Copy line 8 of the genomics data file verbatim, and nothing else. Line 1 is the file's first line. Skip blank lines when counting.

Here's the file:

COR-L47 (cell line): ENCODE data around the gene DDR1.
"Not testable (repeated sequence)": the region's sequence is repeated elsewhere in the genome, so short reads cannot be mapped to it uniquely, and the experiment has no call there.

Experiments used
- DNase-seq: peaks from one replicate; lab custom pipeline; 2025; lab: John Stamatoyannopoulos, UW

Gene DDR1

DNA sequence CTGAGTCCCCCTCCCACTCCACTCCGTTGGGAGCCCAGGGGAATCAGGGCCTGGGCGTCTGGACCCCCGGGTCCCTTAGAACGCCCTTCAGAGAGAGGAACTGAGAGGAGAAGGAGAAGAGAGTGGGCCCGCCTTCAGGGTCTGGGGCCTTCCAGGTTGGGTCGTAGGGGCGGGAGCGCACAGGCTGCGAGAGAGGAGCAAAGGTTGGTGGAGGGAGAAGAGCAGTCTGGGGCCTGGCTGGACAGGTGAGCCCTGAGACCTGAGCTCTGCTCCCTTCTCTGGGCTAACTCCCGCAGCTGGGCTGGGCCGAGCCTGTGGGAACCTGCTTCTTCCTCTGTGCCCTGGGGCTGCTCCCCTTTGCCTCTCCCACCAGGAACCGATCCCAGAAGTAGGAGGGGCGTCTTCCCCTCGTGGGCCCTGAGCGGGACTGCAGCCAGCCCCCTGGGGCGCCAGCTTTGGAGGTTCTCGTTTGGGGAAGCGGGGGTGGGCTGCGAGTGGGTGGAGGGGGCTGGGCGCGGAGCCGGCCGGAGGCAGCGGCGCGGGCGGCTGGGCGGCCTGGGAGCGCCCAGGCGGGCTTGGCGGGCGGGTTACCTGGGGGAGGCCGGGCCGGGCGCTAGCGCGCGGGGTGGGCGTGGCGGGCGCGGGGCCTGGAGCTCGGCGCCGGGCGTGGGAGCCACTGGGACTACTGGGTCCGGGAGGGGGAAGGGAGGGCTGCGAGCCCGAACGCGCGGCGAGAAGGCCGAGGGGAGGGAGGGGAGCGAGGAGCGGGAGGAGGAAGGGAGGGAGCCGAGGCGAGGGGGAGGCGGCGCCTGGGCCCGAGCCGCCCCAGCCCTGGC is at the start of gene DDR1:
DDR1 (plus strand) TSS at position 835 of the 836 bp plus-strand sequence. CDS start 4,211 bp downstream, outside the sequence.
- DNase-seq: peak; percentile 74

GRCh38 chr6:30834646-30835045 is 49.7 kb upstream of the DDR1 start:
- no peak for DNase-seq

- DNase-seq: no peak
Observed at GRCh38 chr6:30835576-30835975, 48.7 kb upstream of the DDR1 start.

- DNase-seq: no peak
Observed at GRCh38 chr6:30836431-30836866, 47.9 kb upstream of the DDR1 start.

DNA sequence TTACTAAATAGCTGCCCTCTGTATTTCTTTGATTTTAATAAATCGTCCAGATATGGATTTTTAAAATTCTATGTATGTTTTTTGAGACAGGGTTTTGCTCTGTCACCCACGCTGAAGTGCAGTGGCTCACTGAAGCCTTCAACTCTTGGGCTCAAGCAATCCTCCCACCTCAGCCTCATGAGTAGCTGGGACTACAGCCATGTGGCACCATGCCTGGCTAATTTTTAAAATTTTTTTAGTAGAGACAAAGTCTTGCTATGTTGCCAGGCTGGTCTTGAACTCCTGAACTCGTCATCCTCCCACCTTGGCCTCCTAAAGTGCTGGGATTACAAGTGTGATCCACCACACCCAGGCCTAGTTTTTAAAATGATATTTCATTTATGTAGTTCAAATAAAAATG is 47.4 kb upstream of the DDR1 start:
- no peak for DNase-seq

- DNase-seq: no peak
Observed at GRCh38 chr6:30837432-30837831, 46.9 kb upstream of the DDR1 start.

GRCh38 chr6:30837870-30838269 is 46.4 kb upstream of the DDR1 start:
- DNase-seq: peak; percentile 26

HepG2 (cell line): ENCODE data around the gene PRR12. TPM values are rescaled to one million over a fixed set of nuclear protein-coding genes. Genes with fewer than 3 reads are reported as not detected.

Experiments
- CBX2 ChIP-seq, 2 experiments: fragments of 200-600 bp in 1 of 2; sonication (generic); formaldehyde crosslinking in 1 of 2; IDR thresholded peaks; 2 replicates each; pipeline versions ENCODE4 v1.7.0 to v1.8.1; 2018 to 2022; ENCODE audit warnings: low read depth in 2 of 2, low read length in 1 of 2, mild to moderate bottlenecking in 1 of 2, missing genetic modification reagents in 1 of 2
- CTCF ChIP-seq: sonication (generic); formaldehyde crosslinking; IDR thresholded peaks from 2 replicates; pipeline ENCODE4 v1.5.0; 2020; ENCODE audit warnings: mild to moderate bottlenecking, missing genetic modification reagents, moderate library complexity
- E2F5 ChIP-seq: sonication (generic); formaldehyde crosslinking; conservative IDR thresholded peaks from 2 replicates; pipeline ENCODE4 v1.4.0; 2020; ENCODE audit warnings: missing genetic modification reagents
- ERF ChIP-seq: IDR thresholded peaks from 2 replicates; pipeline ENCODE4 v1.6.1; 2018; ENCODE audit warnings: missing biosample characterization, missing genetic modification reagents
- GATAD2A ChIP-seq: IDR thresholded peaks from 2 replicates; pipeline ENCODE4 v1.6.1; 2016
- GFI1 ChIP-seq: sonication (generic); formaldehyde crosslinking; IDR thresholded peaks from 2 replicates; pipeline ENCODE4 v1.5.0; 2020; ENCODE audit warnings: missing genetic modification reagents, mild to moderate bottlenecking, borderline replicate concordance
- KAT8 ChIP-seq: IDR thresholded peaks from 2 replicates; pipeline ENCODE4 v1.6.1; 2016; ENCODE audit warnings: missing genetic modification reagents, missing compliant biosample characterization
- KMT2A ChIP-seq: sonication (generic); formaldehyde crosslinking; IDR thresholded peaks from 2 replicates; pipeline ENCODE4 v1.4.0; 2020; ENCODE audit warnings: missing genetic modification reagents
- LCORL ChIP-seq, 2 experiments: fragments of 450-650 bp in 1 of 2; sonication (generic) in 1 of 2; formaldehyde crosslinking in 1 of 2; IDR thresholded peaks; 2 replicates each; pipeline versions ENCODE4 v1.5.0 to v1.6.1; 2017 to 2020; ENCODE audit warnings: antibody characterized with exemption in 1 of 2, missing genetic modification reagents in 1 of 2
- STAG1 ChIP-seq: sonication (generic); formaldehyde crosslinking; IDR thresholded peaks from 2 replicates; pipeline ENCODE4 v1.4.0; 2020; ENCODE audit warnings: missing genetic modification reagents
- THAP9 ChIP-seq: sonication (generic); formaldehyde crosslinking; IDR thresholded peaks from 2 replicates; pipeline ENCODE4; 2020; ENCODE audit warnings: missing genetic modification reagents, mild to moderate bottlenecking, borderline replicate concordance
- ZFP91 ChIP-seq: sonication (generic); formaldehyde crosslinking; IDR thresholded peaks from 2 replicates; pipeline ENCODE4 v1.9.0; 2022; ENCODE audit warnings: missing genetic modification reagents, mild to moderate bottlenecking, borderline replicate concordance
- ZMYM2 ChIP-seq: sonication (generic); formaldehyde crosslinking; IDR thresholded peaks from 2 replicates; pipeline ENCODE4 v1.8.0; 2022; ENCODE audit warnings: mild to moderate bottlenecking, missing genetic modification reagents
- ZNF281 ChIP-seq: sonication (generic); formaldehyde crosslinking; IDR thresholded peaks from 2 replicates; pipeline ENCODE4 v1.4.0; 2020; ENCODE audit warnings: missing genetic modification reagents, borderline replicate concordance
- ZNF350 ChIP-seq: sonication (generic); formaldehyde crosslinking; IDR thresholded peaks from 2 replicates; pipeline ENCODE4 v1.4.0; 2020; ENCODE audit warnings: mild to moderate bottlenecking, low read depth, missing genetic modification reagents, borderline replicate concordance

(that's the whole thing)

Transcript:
- DNase-seq: peak; percentile 74